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COLUMN ONE

A Slaying Cloaked in Mystery and Myths

The truth about Betty Short's gruesome murder may never be known. But 50 years later, the 'Black Dahlia' story still holds the power to fascinate.

January 06, 1997|LARRY HARNISCH | TIMES STAFF WRITER

After talking to Manley's wife, reporter Fowler led police to a home in Eagle Rock, where Manley and a business associate had returned from a San Francisco business trip.

"Right away, Manley said, 'I know what you're talking about--it wasn't me; I wasn't there,' " Fowler said.

Manley was booked as a suspect by one of the two lead LAPD detectives, Harry Hansen. But he passed a polygraph test and was released to patch up his marriage.

Suspicion and an earlier history of mental problems trailed Manley. In 1954, his wife had him committed to a mental hospital, saying he was hearing voices. Later that year, doctors from a VA hospital administered sodium pentothal in a final attempt to extract the truth about the Black Dahlia killing. He was again cleared. In 1986 he died alone in an Anaheim apartment, 39 years to the day after he left Betty at the Biltmore. Authorities said death was the result of an accidental fall.

Nine days after Short's body was found, the apparent killer mailed an envelope full of her belongings to the Examiner. The envelope was addressed with gruesome humor, using letters clipped from a page of movie ads, including part of the phrase "Heaven is HERE!" from the ad for "Stairway to Heaven."

The envelope contained Short's Social Security card, birth certificate, snapshots and an old address book with some pages missing. Gasoline had been rubbed on the contents of the envelope to remove fingerprints.

The address book sent police off on another furious round of investigation, tracking down about 75 men who were listed.

The men told similar stories: they met Betty Short on a corner or at a bus stop, they went out for a meal or to a nightclub. Nothing romantic ever happened, and they never saw her again.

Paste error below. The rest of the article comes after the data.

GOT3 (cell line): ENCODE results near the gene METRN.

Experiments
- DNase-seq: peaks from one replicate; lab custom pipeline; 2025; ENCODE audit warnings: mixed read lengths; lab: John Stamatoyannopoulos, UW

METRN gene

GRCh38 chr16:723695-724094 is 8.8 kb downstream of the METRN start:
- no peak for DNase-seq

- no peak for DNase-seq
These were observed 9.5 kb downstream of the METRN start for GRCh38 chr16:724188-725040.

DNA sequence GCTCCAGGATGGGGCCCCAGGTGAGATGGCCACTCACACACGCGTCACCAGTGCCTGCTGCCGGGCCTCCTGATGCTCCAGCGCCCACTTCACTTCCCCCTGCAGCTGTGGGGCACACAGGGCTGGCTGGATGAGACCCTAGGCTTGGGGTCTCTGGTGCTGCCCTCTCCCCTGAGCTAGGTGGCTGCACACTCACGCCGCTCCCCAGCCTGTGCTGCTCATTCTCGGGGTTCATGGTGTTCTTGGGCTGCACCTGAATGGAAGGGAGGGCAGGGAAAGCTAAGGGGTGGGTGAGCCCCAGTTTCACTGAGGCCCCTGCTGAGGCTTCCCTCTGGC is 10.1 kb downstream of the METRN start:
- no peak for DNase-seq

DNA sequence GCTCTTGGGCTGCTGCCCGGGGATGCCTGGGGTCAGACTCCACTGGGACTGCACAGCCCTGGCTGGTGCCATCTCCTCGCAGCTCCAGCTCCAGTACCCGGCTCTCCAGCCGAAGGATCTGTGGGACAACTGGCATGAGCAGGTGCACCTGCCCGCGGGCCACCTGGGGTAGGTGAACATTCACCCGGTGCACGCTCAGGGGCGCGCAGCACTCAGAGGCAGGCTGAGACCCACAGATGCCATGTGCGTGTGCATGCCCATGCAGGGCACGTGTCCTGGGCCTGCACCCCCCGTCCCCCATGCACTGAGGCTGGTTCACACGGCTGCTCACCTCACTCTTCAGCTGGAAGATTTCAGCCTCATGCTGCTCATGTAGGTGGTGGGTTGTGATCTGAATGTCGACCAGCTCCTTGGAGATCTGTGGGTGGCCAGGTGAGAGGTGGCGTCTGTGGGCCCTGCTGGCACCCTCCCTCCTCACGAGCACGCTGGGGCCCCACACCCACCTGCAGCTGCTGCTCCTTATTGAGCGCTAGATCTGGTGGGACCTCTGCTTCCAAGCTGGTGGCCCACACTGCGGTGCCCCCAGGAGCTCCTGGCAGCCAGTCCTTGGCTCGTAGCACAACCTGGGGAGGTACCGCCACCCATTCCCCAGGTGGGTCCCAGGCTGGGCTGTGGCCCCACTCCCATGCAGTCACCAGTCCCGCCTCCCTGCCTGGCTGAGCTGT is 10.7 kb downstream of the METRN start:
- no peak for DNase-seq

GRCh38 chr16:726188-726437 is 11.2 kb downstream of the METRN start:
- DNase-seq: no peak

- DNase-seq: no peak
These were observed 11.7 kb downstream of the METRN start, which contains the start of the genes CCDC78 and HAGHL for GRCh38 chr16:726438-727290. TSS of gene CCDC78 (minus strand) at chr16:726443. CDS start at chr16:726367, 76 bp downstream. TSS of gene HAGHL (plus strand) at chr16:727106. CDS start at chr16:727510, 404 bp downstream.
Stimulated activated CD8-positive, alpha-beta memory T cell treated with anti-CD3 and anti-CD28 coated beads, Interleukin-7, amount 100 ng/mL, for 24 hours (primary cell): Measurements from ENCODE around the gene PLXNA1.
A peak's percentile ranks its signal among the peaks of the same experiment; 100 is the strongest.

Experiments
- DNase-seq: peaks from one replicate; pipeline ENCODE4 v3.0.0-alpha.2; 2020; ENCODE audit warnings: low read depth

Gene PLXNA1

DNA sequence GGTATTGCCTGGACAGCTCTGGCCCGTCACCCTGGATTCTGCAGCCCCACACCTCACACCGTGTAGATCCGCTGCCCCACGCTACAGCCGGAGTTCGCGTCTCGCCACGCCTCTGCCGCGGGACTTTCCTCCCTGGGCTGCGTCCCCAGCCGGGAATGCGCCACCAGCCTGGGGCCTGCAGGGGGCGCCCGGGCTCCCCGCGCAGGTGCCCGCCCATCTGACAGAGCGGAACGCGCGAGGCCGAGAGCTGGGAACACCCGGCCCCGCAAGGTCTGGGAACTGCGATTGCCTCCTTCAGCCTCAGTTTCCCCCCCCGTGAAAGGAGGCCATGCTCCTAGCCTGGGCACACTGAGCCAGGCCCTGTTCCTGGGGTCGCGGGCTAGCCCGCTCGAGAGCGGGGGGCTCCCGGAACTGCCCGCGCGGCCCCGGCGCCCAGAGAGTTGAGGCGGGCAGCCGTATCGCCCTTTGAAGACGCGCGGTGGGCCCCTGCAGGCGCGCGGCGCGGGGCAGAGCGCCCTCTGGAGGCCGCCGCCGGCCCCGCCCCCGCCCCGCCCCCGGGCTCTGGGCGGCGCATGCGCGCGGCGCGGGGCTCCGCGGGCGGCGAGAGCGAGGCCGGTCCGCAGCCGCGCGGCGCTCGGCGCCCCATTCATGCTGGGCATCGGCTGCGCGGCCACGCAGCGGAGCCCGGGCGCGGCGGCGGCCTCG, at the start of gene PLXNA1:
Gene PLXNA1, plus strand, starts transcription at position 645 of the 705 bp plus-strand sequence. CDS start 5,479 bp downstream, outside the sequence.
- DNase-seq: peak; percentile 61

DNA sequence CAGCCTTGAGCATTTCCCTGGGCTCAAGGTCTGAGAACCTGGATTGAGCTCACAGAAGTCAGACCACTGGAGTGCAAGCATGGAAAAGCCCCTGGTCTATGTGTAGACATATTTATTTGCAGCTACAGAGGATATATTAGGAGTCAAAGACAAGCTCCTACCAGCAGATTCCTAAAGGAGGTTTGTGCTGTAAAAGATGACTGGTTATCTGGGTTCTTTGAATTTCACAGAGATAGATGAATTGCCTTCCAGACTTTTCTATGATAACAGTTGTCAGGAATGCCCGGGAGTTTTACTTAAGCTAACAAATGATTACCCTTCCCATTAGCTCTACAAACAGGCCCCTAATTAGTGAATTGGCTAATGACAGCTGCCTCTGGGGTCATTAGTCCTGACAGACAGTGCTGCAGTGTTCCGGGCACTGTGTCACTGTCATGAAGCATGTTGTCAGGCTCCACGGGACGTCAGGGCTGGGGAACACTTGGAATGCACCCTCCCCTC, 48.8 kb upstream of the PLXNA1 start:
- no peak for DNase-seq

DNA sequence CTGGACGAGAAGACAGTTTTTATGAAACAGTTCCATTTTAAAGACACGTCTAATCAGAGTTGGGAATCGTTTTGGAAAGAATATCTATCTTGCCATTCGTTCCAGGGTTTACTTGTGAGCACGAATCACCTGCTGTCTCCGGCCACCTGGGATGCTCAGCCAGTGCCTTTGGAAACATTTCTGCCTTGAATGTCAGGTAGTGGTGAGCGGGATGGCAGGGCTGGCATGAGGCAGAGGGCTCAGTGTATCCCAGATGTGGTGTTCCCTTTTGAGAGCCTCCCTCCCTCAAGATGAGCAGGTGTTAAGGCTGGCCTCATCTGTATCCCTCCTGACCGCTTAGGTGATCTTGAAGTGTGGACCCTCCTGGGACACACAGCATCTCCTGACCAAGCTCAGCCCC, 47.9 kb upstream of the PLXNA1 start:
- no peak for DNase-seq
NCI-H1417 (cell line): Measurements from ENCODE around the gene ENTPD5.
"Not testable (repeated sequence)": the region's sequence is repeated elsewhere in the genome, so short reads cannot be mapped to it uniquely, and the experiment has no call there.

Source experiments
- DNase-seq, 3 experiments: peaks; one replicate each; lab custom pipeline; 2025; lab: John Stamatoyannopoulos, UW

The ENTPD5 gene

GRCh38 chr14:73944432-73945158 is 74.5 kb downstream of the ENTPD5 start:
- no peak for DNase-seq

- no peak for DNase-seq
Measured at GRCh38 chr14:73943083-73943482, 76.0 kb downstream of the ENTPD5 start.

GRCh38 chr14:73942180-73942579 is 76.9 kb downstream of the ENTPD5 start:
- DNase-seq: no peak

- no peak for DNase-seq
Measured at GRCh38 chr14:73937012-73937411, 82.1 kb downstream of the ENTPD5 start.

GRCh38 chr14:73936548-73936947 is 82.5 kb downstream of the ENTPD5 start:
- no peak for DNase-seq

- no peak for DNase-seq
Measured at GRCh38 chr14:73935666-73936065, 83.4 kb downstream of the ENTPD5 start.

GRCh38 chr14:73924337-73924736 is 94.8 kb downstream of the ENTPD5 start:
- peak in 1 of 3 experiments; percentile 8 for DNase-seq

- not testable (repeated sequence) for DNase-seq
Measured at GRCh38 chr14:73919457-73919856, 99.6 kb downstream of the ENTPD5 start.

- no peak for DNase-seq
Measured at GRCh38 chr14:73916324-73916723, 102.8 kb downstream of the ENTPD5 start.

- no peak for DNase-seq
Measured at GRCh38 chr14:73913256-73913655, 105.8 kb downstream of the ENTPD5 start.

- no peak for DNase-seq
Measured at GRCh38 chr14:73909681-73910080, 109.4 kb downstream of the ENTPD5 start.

Police reached another dead end. Detectives on loan for the investigation were gradually sent back to their divisions. Until they retired, lead Dets. Hansen and Finis Brown chased leads and examined other cases that might have been related. Nothing conclusive ever emerged.

"She just asked for trouble," Hansen speculated after retirement in 1971. "She probably went too far this time, and just set some guy off into a blind, berserk rage."

The current guardian of the case and the drab four-drawer file cabinet that holds everything known about the murder is Det. Brian Carr, who was born four years after Short was killed. He refers to the files every month or so when he gets calls about the case.

"If this were any other case, it would all be in some warehouse," Carr said.

The last living detective from the original investigation is Ralph Asdel, 76, who was in his fifth year with the Los Angeles Police Department when the murder occurred. Within weeks of the killing, Asdel says, he tracked down a man he believes was the murderer, acting on tips and a description of a man seen near where the body was found.

He said he talked to the suspect at a restaurant a few blocks west of the crime scene, but did not confront him with his suspicion. There was no proof beyond the fact that the man had recently repainted a car that seemed to resemble one spotted near the murder scene.

"Sometimes the good Lord gets you these feelings or hunches," said Asdel, who lives in Santa Clarita. "You get the hair standing up on the back of your neck, whether it's a routine traffic stop or whatever. You just know."

The town of Medford, Mass., likes being known as the place where "Jingle Bells" was written. It does not enjoy its reputation as the hometown of the Black Dahlia. The plaque--donated in 1993 by a freelance Dahlia researcher and placed on Salem Street where Short's house once stood--was strenuously opposed; people said Medford should not honor its most notorious daughter.

An Obsession Becomes Writer's Inspiration

The toll was higher for best-selling author James Ellroy, who wept after he wrote the last page of his 1987 novel "The Black Dahlia."

It was the culmination of a 28-year obsession that began on his 11th birthday--eight months after his own mother's unsolved murder--when his father gave Ellroy a copy of Jack Webb's "The Badge," a nonfiction spinoff of "Dragnet."

He read the section on the Black Dahlia killing 100 times. But his obsession turned to nightmares so vivid that he used to be afraid to go to sleep.

"The nightmares were sophisticated and visual," Ellroy said. "I would see these odd winch devices and gears and pulleys lowering Elizabeth Short into a bathtub; viscera floating in bathwater, bloody suds, her face with that lacquered hairdo being cut ear to ear, blood gurgling. That was horrible."

As he grew older, Ellroy imposed a story structure on the nightmares as a way of controlling them and began fantasizing about rescuing the Black Dahlia.

"I hated my mother at the time she died," Ellroy said. So the Black Dahlia's killing became a substitute for his mother's. "I seized on it," he said. "In looking back I was trying to get at the horror and grief I couldn't express over my mother's death."

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